–William Shannon

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Written by MattAndJojang

September 26, 2018 at 3:49 pm

7 Responses

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  1. O Beauty ever ancient, ever true! Thanks much for that reminder which now I hold in my heart: Jesus, lead me to a deeper love of prayer– to love my own poverty and God’s mercy!

    Sr. Sonia Punzalan, r.c.

    September 28, 2018 at 1:31 pm

  2. Sr. Sonia, nowadays I also find myself praying, “O God, teach me to truly pray. May I know you, may I know myself…”

    Thank you for sharing…

    Gassho,
    Matt

    MattAndJojang

    September 28, 2018 at 4:40 pm

  3. Hi Matt,

    This is awesome, and I’m only halfway through reading it! I alway like something you said to me some time ago… “it’s not about finding answers, it’s about paying attention”.

    When it comes to finding stuff, I have to admit I cheat a bit as I try and get as much of TM’s work on my computer so I can find things and leave lots of notes, however if a concordance comes out, I’d like to see it.

    God bless you loads

    Senan

    Sena of Somerset

    September 30, 2018 at 2:55 pm

  4. Hi, Senan!

    I’m happy that you like the post.

    Paying attention is becoming a lost art in our times. Nowadays, due to the influence of technology, we are encouraged to pay attention to many things at the same time. In the end, though, we end up not paying attention to anything at all. Personally, I like to single-task, doing one thing at a time, rather than to multitask, which probably makes me a dinosaur in our noisy and fast-paced society.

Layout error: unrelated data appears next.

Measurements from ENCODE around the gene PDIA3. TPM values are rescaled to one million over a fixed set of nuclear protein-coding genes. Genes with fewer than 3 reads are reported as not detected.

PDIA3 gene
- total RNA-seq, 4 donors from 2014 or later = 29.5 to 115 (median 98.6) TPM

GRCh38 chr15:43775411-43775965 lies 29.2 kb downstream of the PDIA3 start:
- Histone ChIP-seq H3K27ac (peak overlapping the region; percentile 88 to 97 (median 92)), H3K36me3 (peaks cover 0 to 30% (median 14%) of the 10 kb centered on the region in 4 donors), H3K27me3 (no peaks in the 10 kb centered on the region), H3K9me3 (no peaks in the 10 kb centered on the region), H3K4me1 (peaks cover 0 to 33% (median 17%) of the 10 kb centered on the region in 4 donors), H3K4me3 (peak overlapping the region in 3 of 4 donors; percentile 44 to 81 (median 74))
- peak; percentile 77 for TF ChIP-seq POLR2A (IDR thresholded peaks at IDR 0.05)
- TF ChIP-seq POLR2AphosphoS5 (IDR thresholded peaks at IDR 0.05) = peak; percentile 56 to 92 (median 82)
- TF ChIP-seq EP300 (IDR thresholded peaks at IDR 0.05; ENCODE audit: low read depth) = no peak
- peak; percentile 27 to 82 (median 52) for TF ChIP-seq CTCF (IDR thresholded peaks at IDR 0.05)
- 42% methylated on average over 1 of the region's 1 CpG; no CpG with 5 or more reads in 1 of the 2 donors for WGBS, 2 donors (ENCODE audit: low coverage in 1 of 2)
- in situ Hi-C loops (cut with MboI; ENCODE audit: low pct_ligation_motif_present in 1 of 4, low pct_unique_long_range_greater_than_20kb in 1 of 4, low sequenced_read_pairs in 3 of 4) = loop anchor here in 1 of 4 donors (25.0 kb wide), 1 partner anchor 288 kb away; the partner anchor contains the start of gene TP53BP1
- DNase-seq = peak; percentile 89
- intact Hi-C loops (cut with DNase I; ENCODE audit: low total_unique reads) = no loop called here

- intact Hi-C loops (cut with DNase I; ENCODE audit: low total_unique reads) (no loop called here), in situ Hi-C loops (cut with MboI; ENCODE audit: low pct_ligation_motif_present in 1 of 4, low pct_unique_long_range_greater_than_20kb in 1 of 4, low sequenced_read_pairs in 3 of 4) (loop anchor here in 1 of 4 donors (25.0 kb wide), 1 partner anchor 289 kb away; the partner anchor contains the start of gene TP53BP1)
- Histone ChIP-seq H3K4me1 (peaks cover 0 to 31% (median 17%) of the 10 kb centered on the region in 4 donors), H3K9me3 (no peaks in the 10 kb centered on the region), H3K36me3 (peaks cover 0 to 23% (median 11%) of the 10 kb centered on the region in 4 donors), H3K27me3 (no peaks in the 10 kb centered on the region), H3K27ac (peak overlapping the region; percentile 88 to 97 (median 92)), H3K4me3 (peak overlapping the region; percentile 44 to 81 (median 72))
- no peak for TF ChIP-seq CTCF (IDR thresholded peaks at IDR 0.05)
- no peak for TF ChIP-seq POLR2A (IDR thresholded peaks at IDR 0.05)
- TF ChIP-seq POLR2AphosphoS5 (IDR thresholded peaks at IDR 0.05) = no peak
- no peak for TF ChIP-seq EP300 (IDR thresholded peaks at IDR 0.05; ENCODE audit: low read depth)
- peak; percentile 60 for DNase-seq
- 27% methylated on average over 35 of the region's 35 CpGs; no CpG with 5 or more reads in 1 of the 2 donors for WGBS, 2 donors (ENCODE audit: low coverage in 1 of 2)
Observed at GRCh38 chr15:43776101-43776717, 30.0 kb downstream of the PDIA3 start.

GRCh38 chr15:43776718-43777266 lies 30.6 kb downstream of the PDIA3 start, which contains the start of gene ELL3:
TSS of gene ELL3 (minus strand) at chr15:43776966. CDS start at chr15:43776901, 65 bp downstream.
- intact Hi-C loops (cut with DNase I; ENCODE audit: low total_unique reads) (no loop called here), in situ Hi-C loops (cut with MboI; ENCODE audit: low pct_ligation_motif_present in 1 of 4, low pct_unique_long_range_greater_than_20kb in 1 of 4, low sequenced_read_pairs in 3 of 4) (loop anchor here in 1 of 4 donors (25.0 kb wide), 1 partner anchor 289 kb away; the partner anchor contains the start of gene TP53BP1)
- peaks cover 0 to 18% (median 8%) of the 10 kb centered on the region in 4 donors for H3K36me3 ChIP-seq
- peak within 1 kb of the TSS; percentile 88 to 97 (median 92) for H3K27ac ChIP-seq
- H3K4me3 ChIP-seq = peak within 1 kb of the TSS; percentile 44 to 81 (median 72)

But I believe if we are to follow a spiritual path, we have to learn to slow down and pay attention to one thing at a time. Prayer and meditation is not possible if our attention is scattered and fragmented. Besides, living in the present moment — without any regrets about the past and without anxieties about the future — and just paying attention to the task at hand is in itself a form of prayer. In the words of the French philosopher and mystic, Simone Weil:

    Absolutely unmixed attention is prayer.

    As to our unresolved questions, it’s better to have patience, heeding the words of the German poet, Rainier Maria Rilke:

    I beg you, to have patience with everything unresolved in your heart and to try to love the questions themselves as if they were locked rooms or books written in a very foreign language. Don’t search for the answers, which could not be given to you now, because you would not be able to live them. And the point is to live everything. Live the questions now. Perhaps then, someday far in the future, you will gradually, without even noticing it, live your way into the answer.

    Would love to get hold, too, of that concordance of Thomas Merton’s works. Unfortunately, it still has to be written…

    Blessings,
    Matt

    MattAndJojang

    October 1, 2018 at 4:39 pm

  5. Hearing the Rainier quote reminded me of this; I’m not sure who said it, but…

    “Patience is not about waiting, but how you wait.”

    (Just put that on as my Shared Cell image for this new month.)

    God bless you loads

    Senan

    Senan of Somerset

    October 1, 2018 at 5:54 pm

  6. How awesome, Matt and Jojang, that you are given to live your way into the answer. By choosing to single-task, your life simply is. Here, now. This is the single blaze that turns the grain of sand into a conflagration that swallows the universe! Look now here, then gone! We’ll yet come to our next koan….perhaps by internet?

    Sr. Sonia Punzalan, r.c.

    November 20, 2018 at 5:23 pm

  7. Sr. Sonia, I once read a Vipassana teacher state that attention is life’s fundamental skill. Upon reflection, I also realized that it’s also one way of describing our practice — it’s a life of attention.

    Yes, when we live in the here and now, and are truly attentive, a whole new realm opens up — the world of Nonseparation… Boundlessness… Wholeness… Oneness… And we begin, to borrow the words from The Blue Cliff Record, to see that:

    When a flower blooms, the world springs forth.

    Thank you for sharing. Thank you for the encouraging words. Above all, thank you for helping us to see things as they really are…

    Gassho,

    Matt

    MattAndJojang

    November 20, 2018 at 7:45 pm